Secondary Logo

Journal Logo

Abstracts: ACCEPTED: CLINICAL VIGNETTES/CASE REPORTS—COLON

Ancylostoma duodenale: Lost Its way into Appendix

1428

Changela, Kinesh MD; Sharma, Santosh MD; Reddy, Madhavi MD, FACG

Author Information
American Journal of Gastroenterology: October 2017 - Volume 112 - Issue - p S776,S778
  • Free

Ancylostoma Duodenale (hook worm) is a parasitic infestation of the small bowel most commonly in the duodenum and terminal ileum. Majority of the cases are seen in natives and travelers visiting India and Indian sub-continent. It clinically manifests with non-specific symptoms like abdominal pain, diarrhea or rash. We would like to report an interesting case of Ancylostoma Duodenale infestation into the appendicular cavity which has never been reported in the past. A 62 years old Bengali female was referred to the Gastroenterology clinic for generalized abdominal pain, unintentional weight loss and mild iron deficiency anemia. Physical examination was unremarkable. Laboratory finding was significant for mild iron deficiency anemia. CT scan was unremarkable. Based on these clinical and imaging findings, it was decided to proceed for endoscopic work up. Esophagogastroduodenoscopy showed mild erythematous mucosa in antrum. Biopsies revealed Helicobacter-pylori associated gastritis. Colonoscopy was normal until striking findings were identified upon reaching the base of the cecum. Two small white worms were seen wiggling at the appendicular orifice. Both the worms were retrieved live with biopsy forceps and sent for microbiological exam along with aspirate. The worm was confirmed to be Ancylostoma Duodenale. The patient was successfully treated with single dose of Albendazole 400 mg. Lifecycle of this organism typically involves dermal penetration which usually manifests as “ground itch”. Larvae then reach the lungs via the lymphatic system. In the lungs, they are either coughed up or swallowed and finally get access to the gastrointestinal tract where they then mature into small intestine, colon typically not involved. Once matured in small intestine, adult worms attach to small intestinal mucosa where they consume the blood which clinically manifest as iron deficiency anemia. Once in the gastrointestinal tract, they usually form a burrow into the intervillous space and live there. Only few rare cases of cecal and terminal ileum manifestation have been reported in literature.To our knowledge, this is the first case showing direct endoscopic evidence of Ancylostoma Duodenale infestation into the appendicular cavity. In summary, the endoscopist should carefully look for uncommon sites of parasitic infestation in patients from endemic area presenting with unexplained abdominal pain and mild iron deficiency anemia.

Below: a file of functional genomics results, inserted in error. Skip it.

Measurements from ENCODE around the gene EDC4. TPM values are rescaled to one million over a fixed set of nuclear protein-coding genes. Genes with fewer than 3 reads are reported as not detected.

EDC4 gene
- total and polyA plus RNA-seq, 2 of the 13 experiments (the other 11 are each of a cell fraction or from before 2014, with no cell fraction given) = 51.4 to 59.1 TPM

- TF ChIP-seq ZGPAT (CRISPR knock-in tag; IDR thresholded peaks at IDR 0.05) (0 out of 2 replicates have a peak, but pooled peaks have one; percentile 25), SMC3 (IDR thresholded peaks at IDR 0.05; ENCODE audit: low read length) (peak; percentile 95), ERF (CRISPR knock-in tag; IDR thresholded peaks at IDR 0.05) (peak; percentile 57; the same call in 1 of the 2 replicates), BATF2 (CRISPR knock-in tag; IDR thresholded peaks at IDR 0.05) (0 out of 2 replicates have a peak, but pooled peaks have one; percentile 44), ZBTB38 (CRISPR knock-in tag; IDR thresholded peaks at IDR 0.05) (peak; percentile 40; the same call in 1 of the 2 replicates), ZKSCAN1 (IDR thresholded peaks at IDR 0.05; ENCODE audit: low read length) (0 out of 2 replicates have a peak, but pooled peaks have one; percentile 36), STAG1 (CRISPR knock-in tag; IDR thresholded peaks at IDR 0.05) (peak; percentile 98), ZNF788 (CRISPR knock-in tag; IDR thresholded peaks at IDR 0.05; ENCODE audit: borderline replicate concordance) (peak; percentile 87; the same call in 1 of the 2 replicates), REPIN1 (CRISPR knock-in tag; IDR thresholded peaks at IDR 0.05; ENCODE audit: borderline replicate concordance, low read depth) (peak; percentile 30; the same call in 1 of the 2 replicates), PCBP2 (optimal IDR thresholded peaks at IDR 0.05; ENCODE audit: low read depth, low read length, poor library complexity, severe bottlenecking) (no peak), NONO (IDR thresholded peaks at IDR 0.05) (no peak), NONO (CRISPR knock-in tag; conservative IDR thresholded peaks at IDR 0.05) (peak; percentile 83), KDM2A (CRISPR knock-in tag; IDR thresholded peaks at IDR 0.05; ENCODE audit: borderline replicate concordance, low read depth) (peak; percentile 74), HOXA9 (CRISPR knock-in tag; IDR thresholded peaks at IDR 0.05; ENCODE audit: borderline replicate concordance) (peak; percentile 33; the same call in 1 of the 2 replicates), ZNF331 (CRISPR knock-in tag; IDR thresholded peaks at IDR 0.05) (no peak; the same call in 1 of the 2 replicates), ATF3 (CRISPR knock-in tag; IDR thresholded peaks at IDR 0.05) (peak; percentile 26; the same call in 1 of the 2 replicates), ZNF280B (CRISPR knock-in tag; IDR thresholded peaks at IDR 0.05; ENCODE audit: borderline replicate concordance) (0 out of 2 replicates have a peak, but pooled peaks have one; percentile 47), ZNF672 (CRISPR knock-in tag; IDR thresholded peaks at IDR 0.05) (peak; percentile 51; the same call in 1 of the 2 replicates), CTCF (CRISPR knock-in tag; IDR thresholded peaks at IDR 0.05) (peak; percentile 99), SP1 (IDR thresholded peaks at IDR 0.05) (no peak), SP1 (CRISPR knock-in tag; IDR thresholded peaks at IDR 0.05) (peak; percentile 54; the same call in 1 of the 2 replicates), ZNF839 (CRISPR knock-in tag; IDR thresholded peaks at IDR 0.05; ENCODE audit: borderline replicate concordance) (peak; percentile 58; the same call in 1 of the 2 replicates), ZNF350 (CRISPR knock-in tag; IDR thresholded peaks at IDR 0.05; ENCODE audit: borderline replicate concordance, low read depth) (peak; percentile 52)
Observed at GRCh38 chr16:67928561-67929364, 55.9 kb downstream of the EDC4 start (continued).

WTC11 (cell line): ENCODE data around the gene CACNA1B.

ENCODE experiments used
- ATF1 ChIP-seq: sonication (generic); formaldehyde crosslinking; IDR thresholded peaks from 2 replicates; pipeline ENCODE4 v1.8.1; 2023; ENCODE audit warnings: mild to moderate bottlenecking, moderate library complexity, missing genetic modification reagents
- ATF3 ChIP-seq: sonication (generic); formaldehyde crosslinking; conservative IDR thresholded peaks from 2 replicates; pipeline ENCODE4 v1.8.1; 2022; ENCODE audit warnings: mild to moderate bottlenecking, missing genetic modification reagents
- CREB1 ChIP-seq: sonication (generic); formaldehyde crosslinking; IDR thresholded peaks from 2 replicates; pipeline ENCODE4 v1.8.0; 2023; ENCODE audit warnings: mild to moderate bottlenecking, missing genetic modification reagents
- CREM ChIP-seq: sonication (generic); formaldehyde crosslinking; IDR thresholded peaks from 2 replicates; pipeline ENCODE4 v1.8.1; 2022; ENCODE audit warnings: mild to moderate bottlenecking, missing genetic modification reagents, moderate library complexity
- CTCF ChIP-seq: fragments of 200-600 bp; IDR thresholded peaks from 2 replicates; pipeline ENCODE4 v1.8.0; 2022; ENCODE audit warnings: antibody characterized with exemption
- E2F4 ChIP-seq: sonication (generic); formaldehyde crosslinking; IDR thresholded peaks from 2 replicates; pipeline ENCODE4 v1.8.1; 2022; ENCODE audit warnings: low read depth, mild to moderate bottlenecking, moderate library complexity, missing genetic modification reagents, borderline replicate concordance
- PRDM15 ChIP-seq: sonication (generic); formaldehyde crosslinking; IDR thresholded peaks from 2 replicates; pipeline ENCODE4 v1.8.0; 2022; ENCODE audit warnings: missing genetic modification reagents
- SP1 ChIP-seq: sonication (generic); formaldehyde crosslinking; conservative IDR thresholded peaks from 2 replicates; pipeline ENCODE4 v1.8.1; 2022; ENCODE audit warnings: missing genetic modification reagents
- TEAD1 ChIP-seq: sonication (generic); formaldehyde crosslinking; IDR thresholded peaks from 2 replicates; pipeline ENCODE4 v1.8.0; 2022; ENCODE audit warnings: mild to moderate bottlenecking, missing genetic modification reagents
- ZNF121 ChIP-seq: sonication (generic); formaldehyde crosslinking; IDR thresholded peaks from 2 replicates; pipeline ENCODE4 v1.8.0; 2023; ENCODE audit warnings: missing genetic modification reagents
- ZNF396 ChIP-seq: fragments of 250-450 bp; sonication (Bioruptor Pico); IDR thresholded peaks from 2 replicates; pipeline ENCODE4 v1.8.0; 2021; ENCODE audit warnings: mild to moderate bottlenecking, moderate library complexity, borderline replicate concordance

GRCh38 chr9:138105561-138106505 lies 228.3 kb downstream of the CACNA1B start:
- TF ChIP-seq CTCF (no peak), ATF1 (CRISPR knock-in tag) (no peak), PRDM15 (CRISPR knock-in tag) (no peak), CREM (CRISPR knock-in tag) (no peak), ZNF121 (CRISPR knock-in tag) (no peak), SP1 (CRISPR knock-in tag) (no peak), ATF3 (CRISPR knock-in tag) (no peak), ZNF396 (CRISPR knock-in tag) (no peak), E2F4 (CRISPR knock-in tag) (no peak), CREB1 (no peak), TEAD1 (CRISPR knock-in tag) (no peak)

FU1-1429
Figure:
Live hook worms in appendicular cavity.
FU2-1429
Figure:
Hook worm grasped live by biopsy forcep.
© The American College of Gastroenterology 2017. All Rights Reserved.